Some service providers partner with a certain number of non-profits which streamlines their process, and the client is most likely matched with partner organizations. Others use their trusted networks to research and access a wide variety of projects and organizations in order to better customize connections for clients. Again, this is about what serves you and your philanthropy best.
• Who has vetted the projects?
When I mentioned the words “vetted projects” to philanthropists, they were in unanimous agreement that this was important to them, even though they intend to ask rigorous questions themselves. Whether your preference is big multi-national organizations or small grassroots programs, if this is important to you, ask the questions: Who has evaluated the organization? What is their process? How is impact measured?
As stated in the previous question, some service providers partner with a certain number of non-profit organizations, while others may receive referrals from a network of trusted contacts in the industry. Either way, since “vetting” takes many different forms, you should ask about the vetting process and if there is any additional fee associated with it.
• How does the service provider ensure that the interaction you have with the various organizations and their beneficiaries is respectful and appropriate?
Every part of the process should be developed to ensure respectful interaction for all concerned. It starts with evaluating a client’s interests and intent then successfully identifying projects that match a client’s values, interest areas and objectives. In other words, make sure that your site visits are focused and aligned with the issue areas, goals and guidelines of your philanthropy.
From there, it’s about how you are prepared for the trip: background on country and culture, context of the visit, people you will be meeting, and cues on things like protocol and photography. We find that other philanthropy-focused groups like Active Philanthropy in Berlin who have run a variety of group expeditions, also find that providing a strong context for the journey from the outset is key: “The purpose of the visit is about the NGO and the target community and how they can be supported.” In other words, your service provider should guide its clients towards purposeful observation so that they can make informed decisions about grants.
• Transparency regarding how the service provider makes their money.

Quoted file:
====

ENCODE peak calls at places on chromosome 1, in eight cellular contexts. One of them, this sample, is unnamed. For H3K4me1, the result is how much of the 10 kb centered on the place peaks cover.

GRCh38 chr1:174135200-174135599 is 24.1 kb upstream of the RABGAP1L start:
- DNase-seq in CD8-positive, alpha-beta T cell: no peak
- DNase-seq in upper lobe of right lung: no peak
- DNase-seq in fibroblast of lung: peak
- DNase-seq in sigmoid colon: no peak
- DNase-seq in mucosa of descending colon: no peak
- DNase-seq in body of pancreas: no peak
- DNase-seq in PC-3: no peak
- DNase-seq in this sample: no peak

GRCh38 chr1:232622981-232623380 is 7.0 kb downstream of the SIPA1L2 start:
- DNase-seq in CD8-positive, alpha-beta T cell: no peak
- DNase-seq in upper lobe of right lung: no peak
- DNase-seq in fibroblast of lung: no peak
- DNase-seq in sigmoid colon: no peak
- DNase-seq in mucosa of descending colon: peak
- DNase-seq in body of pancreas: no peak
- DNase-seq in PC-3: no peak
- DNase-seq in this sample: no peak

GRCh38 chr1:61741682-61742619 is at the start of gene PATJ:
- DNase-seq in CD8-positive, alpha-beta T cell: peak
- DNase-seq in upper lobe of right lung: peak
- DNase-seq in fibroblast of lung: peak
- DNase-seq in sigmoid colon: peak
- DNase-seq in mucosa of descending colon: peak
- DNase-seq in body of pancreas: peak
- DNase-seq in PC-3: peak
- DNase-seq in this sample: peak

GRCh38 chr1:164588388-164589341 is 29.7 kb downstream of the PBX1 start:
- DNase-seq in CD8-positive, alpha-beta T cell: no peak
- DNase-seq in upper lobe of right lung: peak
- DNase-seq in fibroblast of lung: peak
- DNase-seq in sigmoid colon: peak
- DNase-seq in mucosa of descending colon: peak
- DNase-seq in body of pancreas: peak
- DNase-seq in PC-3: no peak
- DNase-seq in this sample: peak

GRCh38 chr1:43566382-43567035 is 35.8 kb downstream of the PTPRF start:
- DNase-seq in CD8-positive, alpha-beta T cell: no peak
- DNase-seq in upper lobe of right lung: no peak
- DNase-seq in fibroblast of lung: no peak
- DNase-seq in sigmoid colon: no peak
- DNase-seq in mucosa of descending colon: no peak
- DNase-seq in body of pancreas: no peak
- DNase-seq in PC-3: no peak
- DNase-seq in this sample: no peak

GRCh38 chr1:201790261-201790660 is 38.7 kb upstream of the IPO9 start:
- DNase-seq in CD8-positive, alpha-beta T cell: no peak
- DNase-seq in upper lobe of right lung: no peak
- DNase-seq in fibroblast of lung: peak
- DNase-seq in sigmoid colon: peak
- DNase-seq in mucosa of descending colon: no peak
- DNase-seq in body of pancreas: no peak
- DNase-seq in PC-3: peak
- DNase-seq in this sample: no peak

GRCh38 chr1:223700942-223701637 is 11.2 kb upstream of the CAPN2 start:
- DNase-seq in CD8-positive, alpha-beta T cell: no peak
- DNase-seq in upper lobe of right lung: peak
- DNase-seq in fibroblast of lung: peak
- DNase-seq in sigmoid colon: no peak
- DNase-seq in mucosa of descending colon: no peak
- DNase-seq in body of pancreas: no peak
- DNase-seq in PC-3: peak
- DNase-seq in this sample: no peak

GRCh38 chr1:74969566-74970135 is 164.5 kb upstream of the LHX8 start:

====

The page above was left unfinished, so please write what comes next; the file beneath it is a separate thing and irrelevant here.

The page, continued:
This recommendation came directly from the philanthropists themselves and confirmed by other consultants in the industry. The bottom line is this: while exact numbers don’t always need to be revealed, it should be clear to you exactly how your service provider makes their money. Whether it is a consulting fee, a premium added on to the trip cost or some compensation from the organizations being visited, the client should understand, what’s in it for the service provider.
• What broad considerations should you make with regard to security?
When considering places to visit, research on the stability of the government and any recent violence or crime. While bodyguards are often not necessary in visiting most places, your service provider should be taking cues from the ground as far as appropriate security measures, especially from individuals who are very familiar with the communities you will be visiting. Some projects are not located in well-trafficked places or tourist areas, so you really need people familiar with the area to weigh in here.
With regard to managing information, let’s simply say consider limiting the number of people who have access to your itinerary, especially your full itinerary, and other information. Ask the service provider as well. Also, keeping a fairly low profile while on the ground; we talk our clients through all this.
These are not tremendously difficult things, but simple steps can go a long way in ensuring your safety on a trip.
~ by Maryann Fernandez on December 8, 2009.
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Tags: charity, family, giving, international grantmaking, non-profit, philanthropic travel, philanthropy, responsible travel, social entrepreneurship, social investments, travel, travel philanthropy, travelers philanthropy, wealth